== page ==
Attachment A

Code of Arbitration Procedure for Customer Disputes
And
Code of Arbitration Procedure for Industry Disputes

Customer Code

12602. Attendance at Hearings

(a) The parties and their representatives are entitled to attend all hearings. Absent persuasive reasons to the contrary, expert witnesses should be permitted to attend all hearings.
(b) An attorney for a non-party witness may attend a hearing while that non-party witness is testifying. Unless otherwise authorized by the panel, the attorney's role is limited to the assertion of recognized privileges, such as the attorney client and work product privileges, and the privilege against self-incrimination. The attorney must be in good standing and admitted to practice before the Supreme Court of the United States or the highest court of any state of the United States, the District of Columbia, or any commonwealth, territory, or possession of the United States, unless state law prohibits such representation.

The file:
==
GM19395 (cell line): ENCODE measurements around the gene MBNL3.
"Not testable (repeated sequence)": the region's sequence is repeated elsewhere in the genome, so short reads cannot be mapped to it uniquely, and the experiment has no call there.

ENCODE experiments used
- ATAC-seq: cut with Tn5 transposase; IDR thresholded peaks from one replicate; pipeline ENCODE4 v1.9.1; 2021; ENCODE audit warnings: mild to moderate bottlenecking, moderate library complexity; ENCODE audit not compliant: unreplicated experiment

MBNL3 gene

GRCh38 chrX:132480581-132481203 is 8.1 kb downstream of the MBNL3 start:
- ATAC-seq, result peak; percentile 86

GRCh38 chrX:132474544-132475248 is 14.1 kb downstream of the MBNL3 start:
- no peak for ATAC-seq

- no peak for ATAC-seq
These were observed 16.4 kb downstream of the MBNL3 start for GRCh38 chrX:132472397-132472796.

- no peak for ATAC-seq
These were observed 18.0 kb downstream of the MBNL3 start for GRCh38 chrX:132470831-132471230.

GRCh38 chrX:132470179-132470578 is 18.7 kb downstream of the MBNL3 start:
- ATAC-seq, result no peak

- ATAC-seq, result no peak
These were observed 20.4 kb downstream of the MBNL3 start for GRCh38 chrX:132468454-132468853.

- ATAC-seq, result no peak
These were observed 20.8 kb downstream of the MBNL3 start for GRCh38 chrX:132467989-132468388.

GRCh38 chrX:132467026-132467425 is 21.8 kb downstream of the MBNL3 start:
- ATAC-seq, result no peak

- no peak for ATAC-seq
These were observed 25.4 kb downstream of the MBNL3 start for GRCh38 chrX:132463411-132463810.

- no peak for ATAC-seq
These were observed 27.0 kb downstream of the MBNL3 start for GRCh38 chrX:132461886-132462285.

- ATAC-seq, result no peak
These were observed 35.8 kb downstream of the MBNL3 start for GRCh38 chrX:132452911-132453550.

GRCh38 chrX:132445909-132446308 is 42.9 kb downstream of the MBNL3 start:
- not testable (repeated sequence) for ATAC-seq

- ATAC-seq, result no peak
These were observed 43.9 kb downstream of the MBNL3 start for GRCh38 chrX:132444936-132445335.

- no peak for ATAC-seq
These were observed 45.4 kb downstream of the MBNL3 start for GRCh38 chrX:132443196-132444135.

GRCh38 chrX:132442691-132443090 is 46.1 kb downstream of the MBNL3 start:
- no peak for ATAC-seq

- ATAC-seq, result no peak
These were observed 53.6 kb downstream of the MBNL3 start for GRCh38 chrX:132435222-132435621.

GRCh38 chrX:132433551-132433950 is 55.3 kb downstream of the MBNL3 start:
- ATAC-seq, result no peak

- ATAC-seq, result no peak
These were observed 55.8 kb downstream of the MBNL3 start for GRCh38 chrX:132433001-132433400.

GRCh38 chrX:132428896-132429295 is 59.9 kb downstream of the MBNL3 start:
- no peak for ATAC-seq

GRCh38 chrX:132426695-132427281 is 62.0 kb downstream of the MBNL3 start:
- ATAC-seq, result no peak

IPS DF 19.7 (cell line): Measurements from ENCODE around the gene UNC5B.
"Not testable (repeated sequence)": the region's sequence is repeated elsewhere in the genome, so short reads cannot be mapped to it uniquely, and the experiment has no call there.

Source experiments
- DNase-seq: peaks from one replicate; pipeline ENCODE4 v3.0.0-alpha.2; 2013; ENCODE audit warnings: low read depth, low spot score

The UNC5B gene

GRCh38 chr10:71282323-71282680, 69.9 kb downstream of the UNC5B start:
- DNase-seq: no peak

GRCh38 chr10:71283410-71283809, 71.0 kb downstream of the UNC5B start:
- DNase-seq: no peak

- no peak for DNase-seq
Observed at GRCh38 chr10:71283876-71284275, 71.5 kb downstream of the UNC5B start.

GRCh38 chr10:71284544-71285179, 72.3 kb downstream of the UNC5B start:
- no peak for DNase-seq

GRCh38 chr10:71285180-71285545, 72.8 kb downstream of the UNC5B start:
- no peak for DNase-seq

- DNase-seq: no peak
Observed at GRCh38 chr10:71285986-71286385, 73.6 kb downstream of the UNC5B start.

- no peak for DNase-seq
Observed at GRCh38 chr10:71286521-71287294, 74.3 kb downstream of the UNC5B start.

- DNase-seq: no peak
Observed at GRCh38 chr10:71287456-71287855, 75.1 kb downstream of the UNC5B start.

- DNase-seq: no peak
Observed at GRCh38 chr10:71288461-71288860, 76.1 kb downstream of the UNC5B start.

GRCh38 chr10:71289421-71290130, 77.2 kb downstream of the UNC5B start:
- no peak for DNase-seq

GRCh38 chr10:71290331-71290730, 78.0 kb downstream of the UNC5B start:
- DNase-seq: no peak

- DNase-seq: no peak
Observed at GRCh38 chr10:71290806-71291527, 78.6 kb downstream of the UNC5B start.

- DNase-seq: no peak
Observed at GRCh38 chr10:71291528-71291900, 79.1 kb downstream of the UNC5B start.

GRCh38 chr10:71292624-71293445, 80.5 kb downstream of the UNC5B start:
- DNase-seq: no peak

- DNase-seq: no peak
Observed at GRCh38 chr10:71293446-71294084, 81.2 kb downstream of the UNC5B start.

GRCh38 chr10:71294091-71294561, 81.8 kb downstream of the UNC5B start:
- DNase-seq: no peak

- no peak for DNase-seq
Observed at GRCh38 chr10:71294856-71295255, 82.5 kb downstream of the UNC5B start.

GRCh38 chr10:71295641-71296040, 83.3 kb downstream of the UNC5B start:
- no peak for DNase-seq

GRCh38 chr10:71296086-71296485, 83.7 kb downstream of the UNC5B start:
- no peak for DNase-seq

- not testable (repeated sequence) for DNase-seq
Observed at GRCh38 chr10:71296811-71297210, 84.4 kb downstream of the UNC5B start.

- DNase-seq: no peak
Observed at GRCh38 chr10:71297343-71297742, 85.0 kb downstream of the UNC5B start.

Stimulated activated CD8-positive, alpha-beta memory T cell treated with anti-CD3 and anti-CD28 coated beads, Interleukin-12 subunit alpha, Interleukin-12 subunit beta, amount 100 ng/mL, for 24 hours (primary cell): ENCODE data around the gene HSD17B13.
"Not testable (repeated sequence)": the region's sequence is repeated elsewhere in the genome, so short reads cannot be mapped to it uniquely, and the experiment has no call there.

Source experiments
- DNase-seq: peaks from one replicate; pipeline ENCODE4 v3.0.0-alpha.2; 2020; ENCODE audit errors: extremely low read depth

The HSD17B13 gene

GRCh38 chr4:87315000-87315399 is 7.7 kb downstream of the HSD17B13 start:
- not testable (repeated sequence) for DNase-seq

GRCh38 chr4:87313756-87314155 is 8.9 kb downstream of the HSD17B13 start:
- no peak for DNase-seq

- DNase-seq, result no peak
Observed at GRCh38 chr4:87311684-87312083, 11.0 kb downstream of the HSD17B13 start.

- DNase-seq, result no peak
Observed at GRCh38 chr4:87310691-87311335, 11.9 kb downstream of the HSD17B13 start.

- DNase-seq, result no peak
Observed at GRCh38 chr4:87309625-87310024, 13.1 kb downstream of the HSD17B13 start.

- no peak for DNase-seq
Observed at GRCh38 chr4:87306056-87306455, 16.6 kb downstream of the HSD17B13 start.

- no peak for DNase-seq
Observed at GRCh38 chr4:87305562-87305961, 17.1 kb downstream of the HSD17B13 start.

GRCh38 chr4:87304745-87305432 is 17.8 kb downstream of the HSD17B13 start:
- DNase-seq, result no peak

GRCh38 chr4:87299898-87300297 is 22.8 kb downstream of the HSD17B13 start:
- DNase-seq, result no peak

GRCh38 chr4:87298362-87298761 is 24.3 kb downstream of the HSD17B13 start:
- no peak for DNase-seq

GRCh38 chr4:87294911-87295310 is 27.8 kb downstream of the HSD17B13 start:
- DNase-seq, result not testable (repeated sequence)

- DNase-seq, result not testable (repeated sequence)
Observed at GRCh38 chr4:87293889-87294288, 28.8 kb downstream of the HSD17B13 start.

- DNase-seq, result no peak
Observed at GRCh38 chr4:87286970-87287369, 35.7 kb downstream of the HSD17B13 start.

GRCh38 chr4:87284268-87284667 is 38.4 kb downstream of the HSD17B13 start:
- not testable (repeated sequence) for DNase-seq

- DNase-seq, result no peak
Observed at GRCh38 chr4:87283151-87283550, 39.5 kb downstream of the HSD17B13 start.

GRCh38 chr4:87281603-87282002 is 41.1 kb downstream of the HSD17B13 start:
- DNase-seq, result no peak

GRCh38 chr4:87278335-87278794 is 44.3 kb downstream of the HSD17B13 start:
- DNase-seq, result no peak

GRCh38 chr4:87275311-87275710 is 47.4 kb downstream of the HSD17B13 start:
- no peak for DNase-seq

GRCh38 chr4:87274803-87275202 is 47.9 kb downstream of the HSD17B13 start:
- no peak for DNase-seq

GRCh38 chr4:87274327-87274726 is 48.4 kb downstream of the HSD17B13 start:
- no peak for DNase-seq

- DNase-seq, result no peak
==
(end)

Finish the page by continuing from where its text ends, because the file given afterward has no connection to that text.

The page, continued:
(c) The panel will decide who else may attend any or all of the hearings.

Industry Code

13602. Attendance at Hearings

(a) The parties and their representatives are entitled to attend all hearings. Absent persuasive reasons to the contrary, expert witnesses should be permitted to attend all hearings.
(b) An attorney for a non-party witness may attend a hearing while that non-party witness is testifying. Unless otherwise authorized by the panel, the attorney's role is limited to the assertion of recognized privileges, such as the attorney client and work product privileges, and the privilege against self-incrimination. The attorney must be in good standing and admitted to practice before the Supreme Court of the United States or the highest court of any state of the United States, the District of Columbia, or any commonwealth, territory, or possession of the United States, unless state law prohibits such representation.
(c) The panel will decide who else may attend any or all of the hearings.